Of the 23 players taking part in the PTC Grand Finals, 12 will also be at the Crucible.

For the rest – apart from Mark Davis and Gerard Greene, who have qualified for the China Open – Dublin represents a last chance saloon to rise up the rankings this season.

It’s that time of the snooker year again: if you’re still in the World Championship you are walking tall, the hat on the side of your head. If you’re not, you’re down in the dumps. The game’s biggest event is just around the corner and you’re not in it.

It makes a big difference in mindset. The season traditionally ends with the World Championship so if you’re already out the temptation, whether conscious or not, is just to go through the motions in any remaining event.

But the Grand Finals carries 3,000 points to the winner – plus the small matter of a £60,000 first prize – so the campaign could still end on a real high for one of the non-qualifiers.

Even so, the players with the momentum are those already booking their hotels for Sheffield.

One such is Matthew Stevens, who plays Greene tonight.

Stevens is the perfect example of how the increase in tournaments has helped players rediscover their touch.

The Welshman has always been a great talent but in previous seasons found it hard to get any confidence on board due to the stop/start nature of the schedule.

Like Stephen Lee, another former ranking event winner, he has found that playing more has seen his form return.

Now it seems he is playing all the time. Even if he wins the title on Sunday he will be at Crondon Park next Monday for a possible four days of Championship League, then straight on the plane to Beijing and, a fortnight after that finishes, the Crucible beckons.

Stevens will be full of confidence, all due to a single ball, the black he potted to beat Fergal O’Brien 10-9 in the final qualifying round.

After potting it he did something out of character: clenched his fist and screamed with delight.

That’s what it means to be Crucible bound, and that’s why the players headed there are likely to be the ones to watch over the next few days.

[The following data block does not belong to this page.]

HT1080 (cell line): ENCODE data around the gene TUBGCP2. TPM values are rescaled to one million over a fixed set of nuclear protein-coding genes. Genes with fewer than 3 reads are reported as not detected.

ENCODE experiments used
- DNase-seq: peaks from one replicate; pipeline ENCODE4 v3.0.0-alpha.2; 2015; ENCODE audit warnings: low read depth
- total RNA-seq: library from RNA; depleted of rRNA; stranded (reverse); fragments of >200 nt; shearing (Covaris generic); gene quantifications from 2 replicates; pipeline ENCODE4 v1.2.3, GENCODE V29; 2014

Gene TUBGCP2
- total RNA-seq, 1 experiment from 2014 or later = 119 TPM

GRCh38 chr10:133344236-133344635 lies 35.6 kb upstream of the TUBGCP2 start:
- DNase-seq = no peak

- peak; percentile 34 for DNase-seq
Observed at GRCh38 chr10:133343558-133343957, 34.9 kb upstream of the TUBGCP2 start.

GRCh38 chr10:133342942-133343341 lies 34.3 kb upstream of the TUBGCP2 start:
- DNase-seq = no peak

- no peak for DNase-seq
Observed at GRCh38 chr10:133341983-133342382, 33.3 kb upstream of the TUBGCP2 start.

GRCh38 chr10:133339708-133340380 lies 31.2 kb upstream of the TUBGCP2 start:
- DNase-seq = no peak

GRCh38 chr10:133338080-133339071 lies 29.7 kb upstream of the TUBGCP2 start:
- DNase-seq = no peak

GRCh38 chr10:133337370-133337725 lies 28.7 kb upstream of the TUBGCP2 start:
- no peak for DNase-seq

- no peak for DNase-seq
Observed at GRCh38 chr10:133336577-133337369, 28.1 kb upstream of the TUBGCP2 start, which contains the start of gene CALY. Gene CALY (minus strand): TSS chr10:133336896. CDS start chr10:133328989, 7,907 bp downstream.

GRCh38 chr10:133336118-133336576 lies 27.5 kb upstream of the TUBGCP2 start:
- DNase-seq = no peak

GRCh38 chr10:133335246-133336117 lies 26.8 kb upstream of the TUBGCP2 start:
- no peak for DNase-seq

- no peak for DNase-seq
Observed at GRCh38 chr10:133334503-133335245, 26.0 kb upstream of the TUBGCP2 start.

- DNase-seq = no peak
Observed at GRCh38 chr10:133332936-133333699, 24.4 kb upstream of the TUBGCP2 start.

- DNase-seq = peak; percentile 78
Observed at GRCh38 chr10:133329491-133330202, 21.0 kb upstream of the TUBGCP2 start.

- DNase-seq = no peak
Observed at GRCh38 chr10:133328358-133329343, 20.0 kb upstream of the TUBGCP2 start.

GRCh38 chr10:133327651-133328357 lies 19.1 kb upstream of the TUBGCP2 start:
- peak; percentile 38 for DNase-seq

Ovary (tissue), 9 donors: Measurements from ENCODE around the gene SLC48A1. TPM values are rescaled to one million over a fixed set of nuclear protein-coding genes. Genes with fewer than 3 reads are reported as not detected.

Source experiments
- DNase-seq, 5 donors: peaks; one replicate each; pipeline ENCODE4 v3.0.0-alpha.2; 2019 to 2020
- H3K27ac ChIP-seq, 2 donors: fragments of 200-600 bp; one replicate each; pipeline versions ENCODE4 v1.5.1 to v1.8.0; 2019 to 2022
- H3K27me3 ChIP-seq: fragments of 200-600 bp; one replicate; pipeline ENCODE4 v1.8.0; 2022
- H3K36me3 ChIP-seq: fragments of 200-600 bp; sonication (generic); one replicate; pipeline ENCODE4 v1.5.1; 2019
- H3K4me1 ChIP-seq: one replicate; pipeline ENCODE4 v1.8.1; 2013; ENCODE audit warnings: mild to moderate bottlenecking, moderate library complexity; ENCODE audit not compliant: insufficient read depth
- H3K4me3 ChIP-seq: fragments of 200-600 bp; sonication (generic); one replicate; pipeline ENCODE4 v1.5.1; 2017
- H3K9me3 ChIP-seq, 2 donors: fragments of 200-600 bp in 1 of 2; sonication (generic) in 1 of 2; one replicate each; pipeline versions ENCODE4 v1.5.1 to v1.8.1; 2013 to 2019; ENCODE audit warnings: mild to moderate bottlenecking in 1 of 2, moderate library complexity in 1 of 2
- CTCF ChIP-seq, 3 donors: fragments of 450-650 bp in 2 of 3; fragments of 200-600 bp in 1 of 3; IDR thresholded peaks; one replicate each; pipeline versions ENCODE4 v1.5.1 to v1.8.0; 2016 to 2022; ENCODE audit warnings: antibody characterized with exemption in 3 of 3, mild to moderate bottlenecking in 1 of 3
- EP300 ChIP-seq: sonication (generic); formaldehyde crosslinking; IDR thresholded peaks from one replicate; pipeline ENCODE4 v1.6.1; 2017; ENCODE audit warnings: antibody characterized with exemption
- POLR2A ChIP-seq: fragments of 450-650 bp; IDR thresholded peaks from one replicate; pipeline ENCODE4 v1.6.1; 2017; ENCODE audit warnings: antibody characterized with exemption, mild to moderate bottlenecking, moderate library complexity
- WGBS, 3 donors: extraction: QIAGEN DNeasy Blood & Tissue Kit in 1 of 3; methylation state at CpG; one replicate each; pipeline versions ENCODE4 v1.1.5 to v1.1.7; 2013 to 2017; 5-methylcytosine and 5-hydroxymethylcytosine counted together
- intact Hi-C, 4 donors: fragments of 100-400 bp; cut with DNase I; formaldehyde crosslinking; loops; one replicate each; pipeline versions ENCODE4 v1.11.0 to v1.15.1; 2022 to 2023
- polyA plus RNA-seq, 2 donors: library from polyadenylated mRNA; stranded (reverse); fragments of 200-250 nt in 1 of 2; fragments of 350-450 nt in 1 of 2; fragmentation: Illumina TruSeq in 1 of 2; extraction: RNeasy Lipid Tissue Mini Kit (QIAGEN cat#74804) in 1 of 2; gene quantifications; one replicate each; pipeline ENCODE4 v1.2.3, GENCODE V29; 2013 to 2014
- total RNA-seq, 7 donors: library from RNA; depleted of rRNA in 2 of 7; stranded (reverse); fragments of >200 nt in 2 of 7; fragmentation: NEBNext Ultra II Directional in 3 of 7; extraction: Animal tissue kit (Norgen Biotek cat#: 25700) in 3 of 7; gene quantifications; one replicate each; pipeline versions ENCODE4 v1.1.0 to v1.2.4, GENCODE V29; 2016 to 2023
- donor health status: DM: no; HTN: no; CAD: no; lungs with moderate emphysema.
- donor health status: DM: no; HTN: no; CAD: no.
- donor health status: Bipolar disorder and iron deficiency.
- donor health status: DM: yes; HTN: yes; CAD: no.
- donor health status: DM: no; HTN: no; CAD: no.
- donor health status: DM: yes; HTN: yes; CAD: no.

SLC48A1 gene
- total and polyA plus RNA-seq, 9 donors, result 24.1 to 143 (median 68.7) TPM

Betty Logan said...

The cut-off points have taken much of the heat out of the end of season ranking battles. You could scrape in now, be out by the Masters and back in for the next world championship. The first round at the Crucible was almost a tournament in its own right, when you factored in the guaranteed appearance money for the following season.

Anonymous said...

Seeing Matthew Stevens that pleased to qualify was absolutely delightful.

See the footage at prosnookerblog.com if you've missed it.

kildare cueman said...

A possible negative for the PTC finals in Dublin may be the unfortunate clash with the Cheltenham festival.

Racing is massive in Ireland and Cheltenham is dominating the media here at the moment.

It doesn't help that Doherty is out either. The main news carries coverage of his matches when he plays.

Those facts aside, I wouldn't even know the tournament was on if I wasn't a regular visitor to snooker websites. It doesn't seem to be that well promoted.

Betty Logan said...

What do you expect Kildare? No Ronnie, no world champion, no world number 1, no Jimmy, no Davis or Hendry, no partisan interest...I can't imagine anyone's getting too excited about the current line-up.

Sparky said...

Betty: There is ONE world no 1 present, namely the provisional world no 1...:)

wild said...


who cares players missing.

personally i couldn't give a stuff its good to mix it up. that where excitement comes from not the same players all the time.

jamie brannon said...

It is does add a bit of variety but I find it slightly strange this event sees the winner get £60,000 and many major ranking events don't get £40,000.

I understand some invitation events have even greater prestige than some ranking tournaments.

However, with what Dave said about the format and the distorted field, then this not more important than any of the major raning events, although is an argument for it to be graded as a major ranker, considering the points on offer?

Anonymous said...

I for one will be watching. Sure, it probably won't be like German Masters but I'm full of hope.